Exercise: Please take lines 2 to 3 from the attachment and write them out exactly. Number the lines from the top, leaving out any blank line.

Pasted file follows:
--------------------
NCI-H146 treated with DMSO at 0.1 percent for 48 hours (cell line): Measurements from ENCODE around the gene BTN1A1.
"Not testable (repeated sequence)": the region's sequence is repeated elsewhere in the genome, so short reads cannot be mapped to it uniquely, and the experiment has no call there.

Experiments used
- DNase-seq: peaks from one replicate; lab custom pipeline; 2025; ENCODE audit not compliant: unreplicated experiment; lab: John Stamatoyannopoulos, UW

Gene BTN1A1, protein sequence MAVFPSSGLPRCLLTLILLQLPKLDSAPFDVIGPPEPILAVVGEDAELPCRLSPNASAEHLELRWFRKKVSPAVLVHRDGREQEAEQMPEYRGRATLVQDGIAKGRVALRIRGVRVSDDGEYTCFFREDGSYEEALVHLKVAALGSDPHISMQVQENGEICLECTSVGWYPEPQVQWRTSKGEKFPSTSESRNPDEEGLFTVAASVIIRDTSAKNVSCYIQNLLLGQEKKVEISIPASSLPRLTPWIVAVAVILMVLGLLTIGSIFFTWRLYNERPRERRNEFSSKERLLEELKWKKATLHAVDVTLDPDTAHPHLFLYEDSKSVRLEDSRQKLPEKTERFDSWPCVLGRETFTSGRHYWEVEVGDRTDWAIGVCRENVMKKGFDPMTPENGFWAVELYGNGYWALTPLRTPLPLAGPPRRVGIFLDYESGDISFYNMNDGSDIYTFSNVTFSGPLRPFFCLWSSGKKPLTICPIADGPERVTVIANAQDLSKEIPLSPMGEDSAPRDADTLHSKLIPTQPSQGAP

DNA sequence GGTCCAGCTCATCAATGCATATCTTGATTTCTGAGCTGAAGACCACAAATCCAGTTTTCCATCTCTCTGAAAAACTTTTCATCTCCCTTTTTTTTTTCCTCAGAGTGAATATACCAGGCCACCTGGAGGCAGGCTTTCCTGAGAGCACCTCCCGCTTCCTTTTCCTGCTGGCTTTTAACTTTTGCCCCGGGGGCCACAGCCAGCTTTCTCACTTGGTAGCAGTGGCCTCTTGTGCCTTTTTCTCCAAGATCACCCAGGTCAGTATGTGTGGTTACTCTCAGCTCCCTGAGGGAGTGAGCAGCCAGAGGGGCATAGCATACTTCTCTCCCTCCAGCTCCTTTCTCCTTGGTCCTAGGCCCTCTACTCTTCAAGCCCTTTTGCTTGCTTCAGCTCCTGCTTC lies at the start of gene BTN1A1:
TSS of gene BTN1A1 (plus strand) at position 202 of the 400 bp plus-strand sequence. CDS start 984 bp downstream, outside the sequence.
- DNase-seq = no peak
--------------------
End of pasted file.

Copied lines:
"Not testable (repeated sequence)": the region's sequence is repeated elsewhere in the genome, so short reads cannot be mapped to it uniquely, and the experiment has no call there.

Experiments used